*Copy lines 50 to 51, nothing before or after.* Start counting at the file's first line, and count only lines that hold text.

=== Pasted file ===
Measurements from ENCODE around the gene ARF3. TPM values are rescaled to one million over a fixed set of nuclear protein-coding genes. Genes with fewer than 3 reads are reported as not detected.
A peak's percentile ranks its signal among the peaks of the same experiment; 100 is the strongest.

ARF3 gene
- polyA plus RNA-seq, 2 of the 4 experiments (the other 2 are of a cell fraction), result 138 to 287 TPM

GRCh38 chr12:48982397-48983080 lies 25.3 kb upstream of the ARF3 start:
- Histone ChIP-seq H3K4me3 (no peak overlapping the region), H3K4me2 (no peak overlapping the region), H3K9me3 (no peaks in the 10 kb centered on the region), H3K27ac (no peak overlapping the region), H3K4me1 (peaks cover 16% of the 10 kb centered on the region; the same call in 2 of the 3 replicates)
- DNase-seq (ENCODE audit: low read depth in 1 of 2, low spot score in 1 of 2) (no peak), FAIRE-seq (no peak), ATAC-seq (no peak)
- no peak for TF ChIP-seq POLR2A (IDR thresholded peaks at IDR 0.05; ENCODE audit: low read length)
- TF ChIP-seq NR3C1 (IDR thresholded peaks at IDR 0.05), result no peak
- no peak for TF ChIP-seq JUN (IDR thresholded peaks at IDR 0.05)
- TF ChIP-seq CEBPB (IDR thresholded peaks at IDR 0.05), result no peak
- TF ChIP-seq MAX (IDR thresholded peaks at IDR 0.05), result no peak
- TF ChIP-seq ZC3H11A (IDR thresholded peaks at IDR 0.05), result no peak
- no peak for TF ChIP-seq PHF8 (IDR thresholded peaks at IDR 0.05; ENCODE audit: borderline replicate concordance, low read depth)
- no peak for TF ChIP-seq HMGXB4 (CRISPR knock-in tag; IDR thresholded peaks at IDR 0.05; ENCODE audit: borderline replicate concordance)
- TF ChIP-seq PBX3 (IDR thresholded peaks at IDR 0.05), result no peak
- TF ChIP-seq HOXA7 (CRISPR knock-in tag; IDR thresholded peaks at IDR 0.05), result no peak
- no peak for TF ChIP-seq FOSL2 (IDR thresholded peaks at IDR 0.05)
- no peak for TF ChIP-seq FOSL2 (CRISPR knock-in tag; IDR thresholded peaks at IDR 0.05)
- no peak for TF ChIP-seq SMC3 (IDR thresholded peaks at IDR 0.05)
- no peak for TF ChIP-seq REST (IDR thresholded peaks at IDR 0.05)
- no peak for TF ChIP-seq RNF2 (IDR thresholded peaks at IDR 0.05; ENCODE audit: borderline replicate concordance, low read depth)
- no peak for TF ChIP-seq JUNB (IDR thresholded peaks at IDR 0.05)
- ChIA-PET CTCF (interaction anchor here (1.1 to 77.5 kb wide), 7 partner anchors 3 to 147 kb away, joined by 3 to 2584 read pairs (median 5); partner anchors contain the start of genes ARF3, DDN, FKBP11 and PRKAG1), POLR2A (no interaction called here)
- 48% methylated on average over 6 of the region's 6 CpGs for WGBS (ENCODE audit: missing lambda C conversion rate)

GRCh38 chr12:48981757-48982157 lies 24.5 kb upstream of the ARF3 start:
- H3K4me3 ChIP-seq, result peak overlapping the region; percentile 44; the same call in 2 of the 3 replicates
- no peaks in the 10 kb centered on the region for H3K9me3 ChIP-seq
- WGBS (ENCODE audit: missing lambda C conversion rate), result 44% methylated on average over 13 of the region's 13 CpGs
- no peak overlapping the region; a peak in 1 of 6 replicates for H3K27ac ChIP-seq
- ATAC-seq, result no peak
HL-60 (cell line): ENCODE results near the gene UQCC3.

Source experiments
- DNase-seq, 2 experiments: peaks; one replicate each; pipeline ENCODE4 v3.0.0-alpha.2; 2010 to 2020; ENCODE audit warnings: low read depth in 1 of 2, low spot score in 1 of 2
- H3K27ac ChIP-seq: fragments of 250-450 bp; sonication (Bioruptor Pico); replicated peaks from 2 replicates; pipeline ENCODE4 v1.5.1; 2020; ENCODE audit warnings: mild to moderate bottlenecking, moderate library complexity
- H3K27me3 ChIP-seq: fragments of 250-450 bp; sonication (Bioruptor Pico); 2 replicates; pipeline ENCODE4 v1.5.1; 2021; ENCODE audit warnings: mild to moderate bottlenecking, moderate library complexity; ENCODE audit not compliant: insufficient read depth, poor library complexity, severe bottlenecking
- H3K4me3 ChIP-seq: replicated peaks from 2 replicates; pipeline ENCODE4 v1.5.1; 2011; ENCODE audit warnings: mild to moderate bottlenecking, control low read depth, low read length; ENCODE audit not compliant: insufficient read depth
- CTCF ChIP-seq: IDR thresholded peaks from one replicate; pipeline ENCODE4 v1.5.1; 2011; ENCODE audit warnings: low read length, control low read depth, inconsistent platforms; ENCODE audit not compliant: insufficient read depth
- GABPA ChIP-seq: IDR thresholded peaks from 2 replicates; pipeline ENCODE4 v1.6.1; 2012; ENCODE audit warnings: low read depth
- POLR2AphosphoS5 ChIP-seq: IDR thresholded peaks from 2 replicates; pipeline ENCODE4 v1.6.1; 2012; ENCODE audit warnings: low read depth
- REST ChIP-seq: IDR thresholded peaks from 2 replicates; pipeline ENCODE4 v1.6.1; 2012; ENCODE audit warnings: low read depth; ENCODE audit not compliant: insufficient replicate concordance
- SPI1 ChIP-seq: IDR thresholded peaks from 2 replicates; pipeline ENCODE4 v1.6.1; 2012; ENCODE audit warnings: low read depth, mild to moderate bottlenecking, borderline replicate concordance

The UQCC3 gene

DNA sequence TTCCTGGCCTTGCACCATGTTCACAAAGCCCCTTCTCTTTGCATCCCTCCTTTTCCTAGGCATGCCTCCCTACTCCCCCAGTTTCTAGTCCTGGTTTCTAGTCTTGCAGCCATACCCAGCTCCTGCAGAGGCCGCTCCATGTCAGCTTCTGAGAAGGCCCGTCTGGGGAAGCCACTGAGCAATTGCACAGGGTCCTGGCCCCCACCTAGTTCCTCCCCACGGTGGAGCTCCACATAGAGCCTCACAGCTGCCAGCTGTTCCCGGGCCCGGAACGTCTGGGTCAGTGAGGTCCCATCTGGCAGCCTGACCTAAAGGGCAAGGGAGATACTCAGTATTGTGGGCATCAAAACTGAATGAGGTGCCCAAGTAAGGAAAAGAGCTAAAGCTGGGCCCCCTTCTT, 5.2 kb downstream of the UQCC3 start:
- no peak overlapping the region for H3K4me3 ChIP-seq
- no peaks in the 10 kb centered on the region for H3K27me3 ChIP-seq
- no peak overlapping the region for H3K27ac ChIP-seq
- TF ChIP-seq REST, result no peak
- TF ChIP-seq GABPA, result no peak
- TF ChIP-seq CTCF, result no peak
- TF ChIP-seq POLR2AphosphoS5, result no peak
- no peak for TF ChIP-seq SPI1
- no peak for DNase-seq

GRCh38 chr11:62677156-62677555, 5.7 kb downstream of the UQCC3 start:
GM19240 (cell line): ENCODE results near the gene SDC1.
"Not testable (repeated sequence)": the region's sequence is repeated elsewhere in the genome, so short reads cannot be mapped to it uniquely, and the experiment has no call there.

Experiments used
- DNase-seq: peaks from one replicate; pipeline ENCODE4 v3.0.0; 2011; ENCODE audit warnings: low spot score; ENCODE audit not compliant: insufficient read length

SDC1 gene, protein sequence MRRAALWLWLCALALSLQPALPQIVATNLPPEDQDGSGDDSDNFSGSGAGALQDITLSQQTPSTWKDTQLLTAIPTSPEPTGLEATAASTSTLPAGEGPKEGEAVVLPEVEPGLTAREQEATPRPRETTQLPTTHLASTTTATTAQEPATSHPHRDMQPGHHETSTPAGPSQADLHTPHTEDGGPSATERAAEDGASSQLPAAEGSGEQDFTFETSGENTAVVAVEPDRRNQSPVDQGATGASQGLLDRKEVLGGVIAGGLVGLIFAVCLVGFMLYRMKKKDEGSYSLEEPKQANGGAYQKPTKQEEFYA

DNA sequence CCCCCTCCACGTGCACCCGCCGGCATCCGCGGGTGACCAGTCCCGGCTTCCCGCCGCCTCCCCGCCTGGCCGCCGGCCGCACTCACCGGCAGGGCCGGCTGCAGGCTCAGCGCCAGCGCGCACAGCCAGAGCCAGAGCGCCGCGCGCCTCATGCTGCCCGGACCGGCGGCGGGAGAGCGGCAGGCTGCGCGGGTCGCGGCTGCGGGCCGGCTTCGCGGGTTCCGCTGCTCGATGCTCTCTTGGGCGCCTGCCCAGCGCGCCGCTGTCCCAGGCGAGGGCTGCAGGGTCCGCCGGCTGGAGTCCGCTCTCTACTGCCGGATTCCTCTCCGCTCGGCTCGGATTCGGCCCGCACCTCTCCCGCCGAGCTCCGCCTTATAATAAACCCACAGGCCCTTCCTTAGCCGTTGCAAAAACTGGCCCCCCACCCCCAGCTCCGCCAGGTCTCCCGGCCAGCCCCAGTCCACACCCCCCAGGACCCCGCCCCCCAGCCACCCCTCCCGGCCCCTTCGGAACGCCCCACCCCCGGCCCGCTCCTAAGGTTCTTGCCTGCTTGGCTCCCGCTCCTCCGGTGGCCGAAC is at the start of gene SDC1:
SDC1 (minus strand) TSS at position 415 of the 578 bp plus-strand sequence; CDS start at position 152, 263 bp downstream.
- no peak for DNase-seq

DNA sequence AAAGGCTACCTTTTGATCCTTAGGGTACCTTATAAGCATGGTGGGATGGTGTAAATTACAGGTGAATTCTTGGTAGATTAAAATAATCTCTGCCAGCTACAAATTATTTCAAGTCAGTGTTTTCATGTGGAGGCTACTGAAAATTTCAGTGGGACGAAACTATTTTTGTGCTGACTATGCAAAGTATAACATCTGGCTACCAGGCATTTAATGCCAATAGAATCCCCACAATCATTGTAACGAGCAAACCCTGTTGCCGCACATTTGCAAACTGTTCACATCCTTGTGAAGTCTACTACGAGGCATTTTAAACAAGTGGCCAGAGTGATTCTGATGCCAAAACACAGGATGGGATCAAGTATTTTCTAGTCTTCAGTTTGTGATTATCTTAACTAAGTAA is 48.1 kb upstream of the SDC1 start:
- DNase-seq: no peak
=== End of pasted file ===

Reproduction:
- TF ChIP-seq CTCF, result no peak
- TF ChIP-seq POLR2AphosphoS5, result no peak